The African Union Commission Deputy Chairman Kwesi Quartey has said that although the Union hopes coups do not take place, some of them are inevitable.
The Ghanaian diplomat told DW that “we are concerned. But we also recognize that the military is a backbone of the state and in a situation of chaos normally the military will not sit down and watch the political situation fall apart. So, some of it is inevitable”.
But the deputy AU commission chief reminded the world that despite a push for democracy in Africa, some efforts at doing that have been counter productive.
Quartey said “I remember we were concerned about democracy in Libya. And after the Security Council resolution of a no fly zone, [late Libyan leader Muammar] Gadhafi was forcibly overthrown in the hopes that democracy would be restored.
We have neither democracy, nor stability; we have no peace; we have insecurity. So, you know, a continuing democratic, open transparent government is the best. But in the absence of the best you need at least political stability.
You need a central government. You need security and peace, which will allow you to proceed towards a democratic and open governance system.”
A recent coup in Sudan resulted in the subsequent violence and killings. Protesters were demanding an end to the rule of Omaral-Bashir.
After months of protests, the military jumped in to topple Bashir. The AU says it is excited an agreement has now been reached between the military and protesters in Sudan.
Quartey said “So we are delighted that, between the military government and the rest of the protesters, they have come to an arrangement, which will allow them the possibility of sitting down together now to determine what to do going forward and how to do it. So that is a very good development for Africa.”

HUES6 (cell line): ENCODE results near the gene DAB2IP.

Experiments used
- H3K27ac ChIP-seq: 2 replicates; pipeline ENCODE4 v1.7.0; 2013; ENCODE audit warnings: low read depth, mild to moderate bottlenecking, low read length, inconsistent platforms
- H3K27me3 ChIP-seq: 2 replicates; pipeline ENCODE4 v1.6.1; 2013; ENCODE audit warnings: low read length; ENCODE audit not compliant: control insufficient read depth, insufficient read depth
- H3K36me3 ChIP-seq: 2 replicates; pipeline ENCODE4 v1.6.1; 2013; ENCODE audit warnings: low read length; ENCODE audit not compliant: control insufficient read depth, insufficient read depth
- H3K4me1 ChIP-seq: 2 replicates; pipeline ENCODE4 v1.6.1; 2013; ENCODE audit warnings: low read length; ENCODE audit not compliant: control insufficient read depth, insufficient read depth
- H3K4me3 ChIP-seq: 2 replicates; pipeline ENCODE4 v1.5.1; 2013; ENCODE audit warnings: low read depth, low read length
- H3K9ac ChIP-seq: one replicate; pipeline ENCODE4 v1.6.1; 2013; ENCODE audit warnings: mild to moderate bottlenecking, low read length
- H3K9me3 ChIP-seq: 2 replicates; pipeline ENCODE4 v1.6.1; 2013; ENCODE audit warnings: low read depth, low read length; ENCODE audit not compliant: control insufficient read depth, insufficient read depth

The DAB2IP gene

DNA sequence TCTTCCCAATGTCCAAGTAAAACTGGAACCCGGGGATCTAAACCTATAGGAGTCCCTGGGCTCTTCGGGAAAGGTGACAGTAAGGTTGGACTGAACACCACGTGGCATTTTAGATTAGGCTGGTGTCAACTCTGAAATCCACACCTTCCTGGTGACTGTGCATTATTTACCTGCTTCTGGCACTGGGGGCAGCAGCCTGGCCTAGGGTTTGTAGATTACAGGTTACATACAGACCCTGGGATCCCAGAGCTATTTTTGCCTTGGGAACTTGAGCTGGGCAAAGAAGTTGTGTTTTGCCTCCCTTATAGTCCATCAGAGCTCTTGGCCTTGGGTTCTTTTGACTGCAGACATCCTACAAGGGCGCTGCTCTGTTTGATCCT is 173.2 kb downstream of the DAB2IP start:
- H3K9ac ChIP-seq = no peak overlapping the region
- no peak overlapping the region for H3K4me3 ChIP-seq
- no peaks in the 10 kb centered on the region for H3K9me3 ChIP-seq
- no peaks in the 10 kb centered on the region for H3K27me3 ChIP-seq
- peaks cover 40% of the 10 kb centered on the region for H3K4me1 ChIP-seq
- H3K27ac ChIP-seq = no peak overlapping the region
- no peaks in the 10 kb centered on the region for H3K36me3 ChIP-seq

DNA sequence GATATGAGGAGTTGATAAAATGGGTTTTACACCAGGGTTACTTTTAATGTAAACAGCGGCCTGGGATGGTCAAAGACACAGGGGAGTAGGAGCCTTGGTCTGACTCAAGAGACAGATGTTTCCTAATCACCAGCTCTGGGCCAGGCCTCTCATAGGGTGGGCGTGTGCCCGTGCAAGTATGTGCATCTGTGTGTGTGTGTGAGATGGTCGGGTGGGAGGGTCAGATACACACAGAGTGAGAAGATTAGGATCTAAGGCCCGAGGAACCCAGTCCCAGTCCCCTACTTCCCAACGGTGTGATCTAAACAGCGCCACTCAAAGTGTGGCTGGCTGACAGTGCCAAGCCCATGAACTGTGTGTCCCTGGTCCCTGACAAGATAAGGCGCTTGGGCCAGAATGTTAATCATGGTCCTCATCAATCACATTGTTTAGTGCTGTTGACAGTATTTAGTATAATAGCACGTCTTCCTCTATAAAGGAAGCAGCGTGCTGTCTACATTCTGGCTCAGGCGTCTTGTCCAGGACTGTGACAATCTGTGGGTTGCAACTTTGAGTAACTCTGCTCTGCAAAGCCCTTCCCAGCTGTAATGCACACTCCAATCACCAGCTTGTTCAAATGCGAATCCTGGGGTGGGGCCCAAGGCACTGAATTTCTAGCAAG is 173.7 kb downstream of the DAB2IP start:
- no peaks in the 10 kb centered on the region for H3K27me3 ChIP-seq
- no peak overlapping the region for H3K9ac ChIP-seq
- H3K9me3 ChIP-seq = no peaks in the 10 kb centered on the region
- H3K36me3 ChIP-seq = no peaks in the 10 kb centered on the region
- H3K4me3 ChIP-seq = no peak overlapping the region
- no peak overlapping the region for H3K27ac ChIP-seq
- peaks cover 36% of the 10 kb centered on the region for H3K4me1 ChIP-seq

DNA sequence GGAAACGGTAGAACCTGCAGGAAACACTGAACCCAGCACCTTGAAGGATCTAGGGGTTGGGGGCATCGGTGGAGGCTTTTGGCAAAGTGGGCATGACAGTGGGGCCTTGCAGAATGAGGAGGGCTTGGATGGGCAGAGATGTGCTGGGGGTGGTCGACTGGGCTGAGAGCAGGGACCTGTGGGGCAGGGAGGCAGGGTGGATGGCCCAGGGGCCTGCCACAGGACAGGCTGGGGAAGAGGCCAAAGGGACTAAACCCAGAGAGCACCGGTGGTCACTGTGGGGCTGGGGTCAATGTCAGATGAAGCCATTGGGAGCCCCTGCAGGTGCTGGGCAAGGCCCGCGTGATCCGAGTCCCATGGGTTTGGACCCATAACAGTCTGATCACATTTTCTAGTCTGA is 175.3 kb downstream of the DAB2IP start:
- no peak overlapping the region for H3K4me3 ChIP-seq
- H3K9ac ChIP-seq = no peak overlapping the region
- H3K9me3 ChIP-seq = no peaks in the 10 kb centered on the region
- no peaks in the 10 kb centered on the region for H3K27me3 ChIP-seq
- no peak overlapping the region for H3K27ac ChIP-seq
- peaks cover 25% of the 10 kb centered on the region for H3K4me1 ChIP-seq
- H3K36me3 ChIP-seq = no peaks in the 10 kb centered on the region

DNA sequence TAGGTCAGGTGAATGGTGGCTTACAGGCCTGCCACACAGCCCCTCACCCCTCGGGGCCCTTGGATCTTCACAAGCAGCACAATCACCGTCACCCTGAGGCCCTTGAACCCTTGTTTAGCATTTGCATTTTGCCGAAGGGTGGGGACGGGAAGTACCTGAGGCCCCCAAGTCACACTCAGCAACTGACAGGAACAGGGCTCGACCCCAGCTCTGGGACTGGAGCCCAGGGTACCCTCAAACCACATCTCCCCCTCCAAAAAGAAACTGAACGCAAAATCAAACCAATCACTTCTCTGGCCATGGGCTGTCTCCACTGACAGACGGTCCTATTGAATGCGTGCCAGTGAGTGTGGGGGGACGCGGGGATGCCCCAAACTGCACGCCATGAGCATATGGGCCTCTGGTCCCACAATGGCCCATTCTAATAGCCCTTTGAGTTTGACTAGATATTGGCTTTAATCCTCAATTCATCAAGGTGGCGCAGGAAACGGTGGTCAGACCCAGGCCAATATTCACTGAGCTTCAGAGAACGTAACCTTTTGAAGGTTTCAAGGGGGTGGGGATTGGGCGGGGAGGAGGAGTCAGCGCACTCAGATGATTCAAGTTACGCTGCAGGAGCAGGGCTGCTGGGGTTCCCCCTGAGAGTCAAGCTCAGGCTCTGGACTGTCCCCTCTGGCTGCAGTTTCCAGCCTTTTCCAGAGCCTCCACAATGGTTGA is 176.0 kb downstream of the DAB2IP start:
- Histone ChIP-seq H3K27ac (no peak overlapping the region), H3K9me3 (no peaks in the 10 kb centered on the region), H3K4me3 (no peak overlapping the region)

He also revealed that the African Union is working hard at improving the living conditions of Africans following the launch of its free trade area.
African leaders in July this year finally launched the much talked about continental free-trade zone in in Niger’s capital Niamey.
It would be the world’s largest free trade area uniting 1.3 billion people and creating a $3.4 trillion economic bloc.
The free trade zone is considered a critical action to usher Africa into a new era of development.
The African Continental Free Trade Area (CFTA) will have 54 African Union (AU) members.
Quartey says “Now we are beginning to think strategically. We are beginning to coordinate the production, the marketing and the processing. So all these are things have to fit into the AfCFTA idea.
And we have to take advantage of the youth bulge in Africa, because the African population will double in the next ten or twenty years. It will be the continent with the youngest generation of workers.”